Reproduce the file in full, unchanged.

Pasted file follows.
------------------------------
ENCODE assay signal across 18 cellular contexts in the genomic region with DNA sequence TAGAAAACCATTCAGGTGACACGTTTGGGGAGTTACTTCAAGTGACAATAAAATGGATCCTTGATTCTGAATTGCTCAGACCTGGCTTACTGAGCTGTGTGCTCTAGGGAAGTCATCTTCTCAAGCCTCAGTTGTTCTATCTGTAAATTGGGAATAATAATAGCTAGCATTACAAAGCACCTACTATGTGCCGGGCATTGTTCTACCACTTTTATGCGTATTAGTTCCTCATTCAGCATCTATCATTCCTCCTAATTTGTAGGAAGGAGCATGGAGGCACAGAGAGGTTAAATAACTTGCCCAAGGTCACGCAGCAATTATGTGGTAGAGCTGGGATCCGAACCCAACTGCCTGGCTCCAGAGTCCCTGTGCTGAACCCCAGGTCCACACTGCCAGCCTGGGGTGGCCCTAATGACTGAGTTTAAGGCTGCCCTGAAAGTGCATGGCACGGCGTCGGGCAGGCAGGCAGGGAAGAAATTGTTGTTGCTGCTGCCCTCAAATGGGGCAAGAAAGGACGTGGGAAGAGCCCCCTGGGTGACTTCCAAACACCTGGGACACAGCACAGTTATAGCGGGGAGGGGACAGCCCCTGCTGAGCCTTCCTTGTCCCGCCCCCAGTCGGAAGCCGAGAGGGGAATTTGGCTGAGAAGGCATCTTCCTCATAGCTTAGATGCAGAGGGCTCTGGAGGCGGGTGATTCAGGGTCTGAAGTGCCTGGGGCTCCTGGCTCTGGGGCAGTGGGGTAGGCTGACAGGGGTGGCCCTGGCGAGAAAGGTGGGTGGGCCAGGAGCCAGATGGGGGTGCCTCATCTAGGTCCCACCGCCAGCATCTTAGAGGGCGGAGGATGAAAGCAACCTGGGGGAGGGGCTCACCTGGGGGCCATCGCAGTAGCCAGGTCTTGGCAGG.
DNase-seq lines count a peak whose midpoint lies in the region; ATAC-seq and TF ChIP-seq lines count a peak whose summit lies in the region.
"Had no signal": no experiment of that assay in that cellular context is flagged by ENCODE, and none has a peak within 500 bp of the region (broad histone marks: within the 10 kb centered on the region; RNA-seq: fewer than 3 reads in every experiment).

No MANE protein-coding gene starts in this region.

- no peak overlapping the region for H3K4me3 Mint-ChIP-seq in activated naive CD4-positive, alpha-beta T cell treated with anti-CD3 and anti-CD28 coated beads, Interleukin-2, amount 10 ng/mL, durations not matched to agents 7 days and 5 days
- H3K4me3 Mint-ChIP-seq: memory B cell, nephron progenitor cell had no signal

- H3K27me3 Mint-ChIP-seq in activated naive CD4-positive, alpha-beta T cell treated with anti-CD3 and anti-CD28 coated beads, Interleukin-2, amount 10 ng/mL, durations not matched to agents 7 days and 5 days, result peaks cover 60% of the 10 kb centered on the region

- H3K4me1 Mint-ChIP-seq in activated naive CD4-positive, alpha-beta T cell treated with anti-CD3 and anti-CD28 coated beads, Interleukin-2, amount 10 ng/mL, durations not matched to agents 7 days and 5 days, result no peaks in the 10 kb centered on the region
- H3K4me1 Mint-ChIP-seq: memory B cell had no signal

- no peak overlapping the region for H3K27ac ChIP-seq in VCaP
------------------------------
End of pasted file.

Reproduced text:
ENCODE assay signal across 18 cellular contexts in the genomic region with DNA sequence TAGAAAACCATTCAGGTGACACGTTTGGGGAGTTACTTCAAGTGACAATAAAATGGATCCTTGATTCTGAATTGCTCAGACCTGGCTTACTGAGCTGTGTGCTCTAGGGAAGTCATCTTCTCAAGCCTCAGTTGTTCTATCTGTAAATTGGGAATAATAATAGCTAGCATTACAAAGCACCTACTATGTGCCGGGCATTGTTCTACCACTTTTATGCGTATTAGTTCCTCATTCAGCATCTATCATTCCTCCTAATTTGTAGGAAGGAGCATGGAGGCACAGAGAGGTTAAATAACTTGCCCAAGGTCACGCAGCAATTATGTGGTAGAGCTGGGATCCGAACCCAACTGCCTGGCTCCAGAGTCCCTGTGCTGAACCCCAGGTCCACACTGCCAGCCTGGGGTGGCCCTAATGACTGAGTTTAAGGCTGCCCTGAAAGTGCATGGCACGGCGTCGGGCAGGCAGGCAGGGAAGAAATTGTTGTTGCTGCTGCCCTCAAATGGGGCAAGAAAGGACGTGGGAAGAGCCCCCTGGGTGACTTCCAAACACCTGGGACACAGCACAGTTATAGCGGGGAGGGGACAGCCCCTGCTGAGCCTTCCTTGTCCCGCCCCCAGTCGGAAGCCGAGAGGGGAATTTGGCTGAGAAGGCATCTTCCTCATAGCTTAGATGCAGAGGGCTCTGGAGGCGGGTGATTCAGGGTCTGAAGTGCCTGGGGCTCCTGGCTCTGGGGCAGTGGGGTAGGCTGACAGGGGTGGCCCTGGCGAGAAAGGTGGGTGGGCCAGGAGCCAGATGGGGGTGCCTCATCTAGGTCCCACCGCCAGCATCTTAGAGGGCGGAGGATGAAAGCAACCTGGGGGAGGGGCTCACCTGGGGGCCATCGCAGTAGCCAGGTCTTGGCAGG.
DNase-seq lines count a peak whose midpoint lies in the region; ATAC-seq and TF ChIP-seq lines count a peak whose summit lies in the region.
"Had no signal": no experiment of that assay in that cellular context is flagged by ENCODE, and none has a peak within 500 bp of the region (broad histone marks: within the 10 kb centered on the region; RNA-seq: fewer than 3 reads in every experiment).

No MANE protein-coding gene starts in this region.

- no peak overlapping the region for H3K4me3 Mint-ChIP-seq in activated naive CD4-positive, alpha-beta T cell treated with anti-CD3 and anti-CD28 coated beads, Interleukin-2, amount 10 ng/mL, durations not matched to agents 7 days and 5 days
- H3K4me3 Mint-ChIP-seq: memory B cell, nephron progenitor cell had no signal

- H3K27me3 Mint-ChIP-seq in activated naive CD4-positive, alpha-beta T cell treated with anti-CD3 and anti-CD28 coated beads, Interleukin-2, amount 10 ng/mL, durations not matched to agents 7 days and 5 days, result peaks cover 60% of the 10 kb centered on the region

- H3K4me1 Mint-ChIP-seq in activated naive CD4-positive, alpha-beta T cell treated with anti-CD3 and anti-CD28 coated beads, Interleukin-2, amount 10 ng/mL, durations not matched to agents 7 days and 5 days, result no peaks in the 10 kb centered on the region
- H3K4me1 Mint-ChIP-seq: memory B cell had no signal

- no peak overlapping the region for H3K27ac ChIP-seq in VCaP